The Capstone Research Project is a completion of an advisor-approved research, application, or curriculum project related to the student's professional practice. The project must reflect a synthesis of skills and knowledge from concentration core coursework, but at the same time represent a practical application product which can be completed in a one-semester time frame. Students will identify and define the nature and scope of the Capstone Project prior to enrollment in this course, and enroll when completion of the project is planned. Prerequisites: Completion of the Master of Arts in Education and Professional Development core courses, program concentration, and advisor permission.
The Capstone Project takes place after the student has completed at least 24 hours in her or his program. The project can take any number of forms. For example, it might be a curriculum design and implementation project, a pedagogical study, or a theoretical or philosophical analysis of a particular problem or issue. The project may include a substantial written component, but it may also take alternative forms. The project may, for example, involve development of hyper-media curriculum materials, or a pedagogical approach culminating in an interactive performance assessment process. This flexibility allows the capstone to provide programmatic support for a variety of professional purposes, including assistance to teachers pursuing National Board Certification.
The final product can be either a Capstone Project, a Capstone Research Paper (see example from the Journal for Computing Teachers) or Master's Thesis (see example) and should be clearly presented in an appropriate form, suitable for inclusion in a professional portfolio or other permanent record. Projects are expected to be relevant to the student's professional goals, incorporate significant content from a number of courses in the student's program, and to exhibit a minimum 120 hours of effort on the student's part. Completed projects must demonstrate that the student:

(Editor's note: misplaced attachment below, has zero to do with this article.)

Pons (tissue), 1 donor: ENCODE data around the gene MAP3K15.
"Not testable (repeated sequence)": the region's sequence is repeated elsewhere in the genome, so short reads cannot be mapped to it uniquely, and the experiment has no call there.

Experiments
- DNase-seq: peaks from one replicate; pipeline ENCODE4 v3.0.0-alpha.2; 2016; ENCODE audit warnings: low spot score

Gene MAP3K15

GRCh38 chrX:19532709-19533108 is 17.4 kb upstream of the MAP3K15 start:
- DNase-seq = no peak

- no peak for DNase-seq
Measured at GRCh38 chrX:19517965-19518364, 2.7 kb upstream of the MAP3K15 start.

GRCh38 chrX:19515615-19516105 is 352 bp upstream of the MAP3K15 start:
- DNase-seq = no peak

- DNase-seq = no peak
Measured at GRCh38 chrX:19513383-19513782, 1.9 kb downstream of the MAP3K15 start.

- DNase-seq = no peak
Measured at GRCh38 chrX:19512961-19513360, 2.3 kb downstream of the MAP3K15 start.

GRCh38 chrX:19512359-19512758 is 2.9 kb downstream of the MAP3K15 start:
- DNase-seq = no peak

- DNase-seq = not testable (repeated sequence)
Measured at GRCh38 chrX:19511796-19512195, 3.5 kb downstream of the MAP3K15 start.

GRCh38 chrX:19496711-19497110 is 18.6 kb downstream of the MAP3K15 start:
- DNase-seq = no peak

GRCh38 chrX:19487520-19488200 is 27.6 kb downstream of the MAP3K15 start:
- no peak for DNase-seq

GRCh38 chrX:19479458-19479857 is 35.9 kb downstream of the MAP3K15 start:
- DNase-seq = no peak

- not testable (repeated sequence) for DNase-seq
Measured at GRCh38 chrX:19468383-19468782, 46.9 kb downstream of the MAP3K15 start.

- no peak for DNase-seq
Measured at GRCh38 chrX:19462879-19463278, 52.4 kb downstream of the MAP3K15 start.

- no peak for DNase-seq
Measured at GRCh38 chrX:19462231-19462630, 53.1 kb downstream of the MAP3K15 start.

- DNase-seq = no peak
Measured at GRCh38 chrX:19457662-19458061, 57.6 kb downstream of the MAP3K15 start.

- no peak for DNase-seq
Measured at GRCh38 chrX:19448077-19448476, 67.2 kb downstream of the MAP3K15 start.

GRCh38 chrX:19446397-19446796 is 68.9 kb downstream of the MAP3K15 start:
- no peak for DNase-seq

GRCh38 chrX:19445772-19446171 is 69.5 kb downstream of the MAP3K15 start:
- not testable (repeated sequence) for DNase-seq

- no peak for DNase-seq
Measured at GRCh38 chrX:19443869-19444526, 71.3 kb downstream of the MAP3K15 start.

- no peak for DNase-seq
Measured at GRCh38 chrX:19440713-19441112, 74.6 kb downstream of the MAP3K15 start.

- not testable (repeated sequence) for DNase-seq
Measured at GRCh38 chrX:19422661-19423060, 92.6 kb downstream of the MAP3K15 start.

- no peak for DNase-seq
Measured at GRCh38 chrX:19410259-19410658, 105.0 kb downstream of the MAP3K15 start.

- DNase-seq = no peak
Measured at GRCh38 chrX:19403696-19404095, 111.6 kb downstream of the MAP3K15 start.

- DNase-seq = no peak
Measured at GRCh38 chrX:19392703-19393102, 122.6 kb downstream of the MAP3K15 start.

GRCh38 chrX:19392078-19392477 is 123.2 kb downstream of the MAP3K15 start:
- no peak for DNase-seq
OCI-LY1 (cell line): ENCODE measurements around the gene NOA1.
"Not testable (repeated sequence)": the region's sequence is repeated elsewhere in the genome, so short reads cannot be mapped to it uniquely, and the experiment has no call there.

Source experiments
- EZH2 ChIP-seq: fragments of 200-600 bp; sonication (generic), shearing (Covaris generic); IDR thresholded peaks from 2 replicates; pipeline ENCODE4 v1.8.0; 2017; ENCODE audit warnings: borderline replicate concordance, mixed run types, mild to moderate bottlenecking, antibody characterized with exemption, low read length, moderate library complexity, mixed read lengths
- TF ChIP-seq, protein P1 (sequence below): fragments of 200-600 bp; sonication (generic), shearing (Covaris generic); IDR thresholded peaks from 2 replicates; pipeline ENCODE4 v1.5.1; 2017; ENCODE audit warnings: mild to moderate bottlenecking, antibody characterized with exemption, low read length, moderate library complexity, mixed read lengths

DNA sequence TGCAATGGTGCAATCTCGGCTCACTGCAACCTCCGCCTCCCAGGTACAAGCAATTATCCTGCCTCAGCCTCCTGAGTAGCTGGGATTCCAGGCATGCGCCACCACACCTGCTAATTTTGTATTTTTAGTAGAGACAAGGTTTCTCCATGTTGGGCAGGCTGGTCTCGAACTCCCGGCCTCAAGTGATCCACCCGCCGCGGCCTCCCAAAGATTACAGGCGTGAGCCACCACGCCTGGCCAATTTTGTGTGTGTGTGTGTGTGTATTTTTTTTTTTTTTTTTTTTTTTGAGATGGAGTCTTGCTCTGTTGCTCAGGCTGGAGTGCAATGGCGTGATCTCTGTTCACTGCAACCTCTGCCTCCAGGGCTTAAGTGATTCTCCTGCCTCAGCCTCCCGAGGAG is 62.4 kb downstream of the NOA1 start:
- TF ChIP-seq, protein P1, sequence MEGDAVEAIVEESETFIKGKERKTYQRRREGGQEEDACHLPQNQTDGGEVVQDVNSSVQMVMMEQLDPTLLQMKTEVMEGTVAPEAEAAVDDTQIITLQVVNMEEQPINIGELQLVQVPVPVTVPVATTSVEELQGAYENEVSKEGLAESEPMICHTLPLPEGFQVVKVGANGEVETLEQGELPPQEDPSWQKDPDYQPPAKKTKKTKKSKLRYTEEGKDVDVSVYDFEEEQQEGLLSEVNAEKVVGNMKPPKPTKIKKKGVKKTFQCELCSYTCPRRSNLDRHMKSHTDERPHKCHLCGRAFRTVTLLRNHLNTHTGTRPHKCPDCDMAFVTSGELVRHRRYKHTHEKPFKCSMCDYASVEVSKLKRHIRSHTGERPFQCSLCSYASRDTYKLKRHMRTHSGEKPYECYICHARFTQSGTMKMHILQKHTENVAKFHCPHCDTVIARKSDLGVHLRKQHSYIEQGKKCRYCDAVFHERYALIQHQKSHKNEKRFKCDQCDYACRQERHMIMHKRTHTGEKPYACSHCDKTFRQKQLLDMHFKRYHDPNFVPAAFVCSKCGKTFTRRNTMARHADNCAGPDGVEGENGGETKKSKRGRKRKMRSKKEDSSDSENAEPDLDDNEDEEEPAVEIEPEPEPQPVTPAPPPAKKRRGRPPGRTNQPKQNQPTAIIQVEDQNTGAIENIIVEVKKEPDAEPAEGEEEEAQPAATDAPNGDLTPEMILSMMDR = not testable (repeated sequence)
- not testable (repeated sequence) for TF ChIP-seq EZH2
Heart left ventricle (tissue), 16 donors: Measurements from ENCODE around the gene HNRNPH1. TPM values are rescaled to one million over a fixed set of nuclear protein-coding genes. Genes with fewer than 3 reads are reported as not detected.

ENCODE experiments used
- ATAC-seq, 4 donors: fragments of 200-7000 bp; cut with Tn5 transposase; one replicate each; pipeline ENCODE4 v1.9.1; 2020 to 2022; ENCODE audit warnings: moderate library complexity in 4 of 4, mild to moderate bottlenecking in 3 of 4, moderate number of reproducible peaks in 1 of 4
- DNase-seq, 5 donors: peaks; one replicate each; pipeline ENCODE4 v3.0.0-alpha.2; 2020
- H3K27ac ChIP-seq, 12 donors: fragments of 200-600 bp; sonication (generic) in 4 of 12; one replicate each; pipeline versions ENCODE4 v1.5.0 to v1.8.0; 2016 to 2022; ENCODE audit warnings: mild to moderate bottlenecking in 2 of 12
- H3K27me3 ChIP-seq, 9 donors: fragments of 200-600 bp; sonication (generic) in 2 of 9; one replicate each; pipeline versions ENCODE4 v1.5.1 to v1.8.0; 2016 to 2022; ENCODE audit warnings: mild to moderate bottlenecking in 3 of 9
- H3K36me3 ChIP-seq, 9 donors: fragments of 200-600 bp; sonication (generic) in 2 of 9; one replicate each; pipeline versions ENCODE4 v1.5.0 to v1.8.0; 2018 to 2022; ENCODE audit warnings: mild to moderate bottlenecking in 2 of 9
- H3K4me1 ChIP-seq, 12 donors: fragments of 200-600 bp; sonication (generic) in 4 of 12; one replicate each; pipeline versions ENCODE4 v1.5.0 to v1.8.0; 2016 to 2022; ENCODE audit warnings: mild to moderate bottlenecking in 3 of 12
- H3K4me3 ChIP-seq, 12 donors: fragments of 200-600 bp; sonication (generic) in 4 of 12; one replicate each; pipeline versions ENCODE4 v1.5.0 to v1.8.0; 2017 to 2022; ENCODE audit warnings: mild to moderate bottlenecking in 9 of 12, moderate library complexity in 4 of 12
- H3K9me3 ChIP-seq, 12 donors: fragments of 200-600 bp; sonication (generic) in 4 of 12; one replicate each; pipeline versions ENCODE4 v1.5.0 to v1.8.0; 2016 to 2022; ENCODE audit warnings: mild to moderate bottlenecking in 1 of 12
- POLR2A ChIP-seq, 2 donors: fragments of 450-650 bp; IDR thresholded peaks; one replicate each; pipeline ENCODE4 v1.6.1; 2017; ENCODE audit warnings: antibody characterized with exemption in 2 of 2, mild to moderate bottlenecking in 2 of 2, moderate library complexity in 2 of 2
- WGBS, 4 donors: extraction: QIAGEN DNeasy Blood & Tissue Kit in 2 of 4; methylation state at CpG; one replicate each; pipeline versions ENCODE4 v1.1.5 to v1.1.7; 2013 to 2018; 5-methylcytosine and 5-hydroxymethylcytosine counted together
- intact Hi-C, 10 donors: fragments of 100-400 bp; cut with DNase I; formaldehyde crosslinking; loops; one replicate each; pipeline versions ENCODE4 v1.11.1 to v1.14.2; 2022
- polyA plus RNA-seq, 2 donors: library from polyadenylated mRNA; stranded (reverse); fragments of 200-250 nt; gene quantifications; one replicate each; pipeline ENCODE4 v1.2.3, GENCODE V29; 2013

Students must receive advisor approval of a proposed project prior to registering for the Capstone. It is expected that students seeking permission to register are knowledgeable about much of the relevant literature regarding their proposed project at that time. A brief account of the proposed project's focus, including reference to the principal sources of knowledge informing it, will be submitted for advisor approval at the beginning of the semester preceding the one in which registration for the Capstone is sought. The core research course, as well as particular courses determined by faculty in each of the concentration areas, will incorporate specific features clearly demarcated on the syllabi of all courses included--designed to facilitate student progress toward the goal of having a suitable project proposal in hand by the end of the program.
Advisors will be determined early in the course of a student's involvement in his or her concentration. All advisors will be Board-appointed faculty in the department. To assist in the process of advisor selection, all faculty involved in Capstone advising will be listed, along with their areas of particular interest and strength, on a document all master's degree candidates receive early in their program.
The number and nature of meetings that advisors have with students completing the Capstone is a matter of faculty discretion. Recommended procedures for faculty advising Capstone Projects will be developed in each of the concentration areas; this will include standard formats, timelines, etc. In all cases, however, a detailed draft of the completed project must be submitted to the advisor by all registered students at least three weeks before the end of the semester in which credit is being sought. Upon completion, a copy of the completed product resulting from each Capstone Project will be housed in the College of Education and Human Development so that students and other interested parties may view and consult them.